I agree that, in your first two points, there would appear to be an error. Your last point, though, is affected by the “Details Cutoff” slider, whatever that does. Move the slider to 0.0% and look at the details again.
D’oh! I didn’t even notice that slider, thanks for the info. That would explain why some probabilities are not listed. As you say, though, there are still some errors.
The skewed distribution is correct, I believe. I have seen this shape many times before when using the sim during previous games and in battles with several different unit types (when not using “Must Take Territory”).
I don’t think it is correct. Usually with these sims, the “meat of the curve” is clustered around the most likely result. A normal-ish looking distribution, in other words. In this case, the most likely result (at least the one this program says is the most likely) is 0 units remaining for the defender. So, we would expect the probabilities for various other results to cluster around this point. Obviously since the defender can’t have negative units, we only see the tail-end of the distribution, with the result for 0 units spiking up since it represents the “rest of the curve” crammed into one result.
However, looking at the actual distribution of results for surviving defenders, we see that the high point occurs in the 5-7% range around 5 units remaining, and actually declines for fewer units remaining. I think this is probably what the actual distribution should look like, but somehow the result for 0 units is messed up. It would be correct I think if the results for 0 units remaining were fixed so that it’s less than the result for 1 unit remaining, and the probabilities were all increased proportionally so that they equal 100% again.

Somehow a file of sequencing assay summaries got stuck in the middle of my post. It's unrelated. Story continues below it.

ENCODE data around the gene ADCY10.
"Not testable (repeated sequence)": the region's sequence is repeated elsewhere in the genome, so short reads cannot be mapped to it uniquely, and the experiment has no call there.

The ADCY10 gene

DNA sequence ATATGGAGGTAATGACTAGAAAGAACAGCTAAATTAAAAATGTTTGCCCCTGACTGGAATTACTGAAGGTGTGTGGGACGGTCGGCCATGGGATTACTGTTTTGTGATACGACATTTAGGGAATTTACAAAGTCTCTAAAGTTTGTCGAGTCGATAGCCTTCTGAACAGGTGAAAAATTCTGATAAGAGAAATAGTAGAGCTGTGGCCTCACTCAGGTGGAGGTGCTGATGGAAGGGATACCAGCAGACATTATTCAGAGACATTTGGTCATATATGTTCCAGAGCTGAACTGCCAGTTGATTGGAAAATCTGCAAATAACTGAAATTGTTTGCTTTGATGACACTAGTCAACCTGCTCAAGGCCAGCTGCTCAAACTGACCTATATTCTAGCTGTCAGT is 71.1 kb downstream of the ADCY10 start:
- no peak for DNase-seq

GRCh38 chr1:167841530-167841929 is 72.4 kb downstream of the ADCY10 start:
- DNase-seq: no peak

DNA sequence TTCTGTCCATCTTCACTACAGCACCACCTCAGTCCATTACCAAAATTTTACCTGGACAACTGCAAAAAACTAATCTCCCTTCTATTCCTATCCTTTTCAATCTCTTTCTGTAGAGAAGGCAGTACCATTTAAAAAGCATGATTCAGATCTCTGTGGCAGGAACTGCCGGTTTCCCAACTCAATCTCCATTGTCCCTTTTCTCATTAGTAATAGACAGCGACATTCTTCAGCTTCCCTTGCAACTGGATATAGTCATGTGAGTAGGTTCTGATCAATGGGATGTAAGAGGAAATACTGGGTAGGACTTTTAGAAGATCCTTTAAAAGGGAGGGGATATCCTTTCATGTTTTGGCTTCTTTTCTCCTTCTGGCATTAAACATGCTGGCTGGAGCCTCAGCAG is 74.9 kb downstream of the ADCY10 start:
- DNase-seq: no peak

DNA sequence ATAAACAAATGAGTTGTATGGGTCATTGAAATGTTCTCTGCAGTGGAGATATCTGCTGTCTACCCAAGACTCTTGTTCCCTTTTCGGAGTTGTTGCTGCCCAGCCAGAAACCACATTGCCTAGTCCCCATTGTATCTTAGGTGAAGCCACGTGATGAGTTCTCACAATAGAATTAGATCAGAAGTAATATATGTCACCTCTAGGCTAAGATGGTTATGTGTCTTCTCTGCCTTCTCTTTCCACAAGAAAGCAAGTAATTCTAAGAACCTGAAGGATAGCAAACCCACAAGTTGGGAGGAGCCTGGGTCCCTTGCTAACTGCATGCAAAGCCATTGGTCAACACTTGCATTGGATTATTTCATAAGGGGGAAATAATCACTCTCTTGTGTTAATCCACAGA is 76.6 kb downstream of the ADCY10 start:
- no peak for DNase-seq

The chance of 0 units surviving (losing the battle) coincides with the chance of victory for the attacker - with some small apparent error.
If I’m not mistaken, the difference arises because the chance of 0 units surviving for the defender equals the sum of victory for the attacker and and the chance of a draw (both sides destroyed). If you add up those 2 numbers it should be the same as the probability of the defender having 0 units remaining.
The number of units remaining if the defender wins the battle then takes a normal-looking distribution. So you have to first separate winning and losing the battle, then think of how many units you have left.
Yes, this has to do with only getting the “tail-end” of the curve if you are favored to lose the battle, as I mentioned.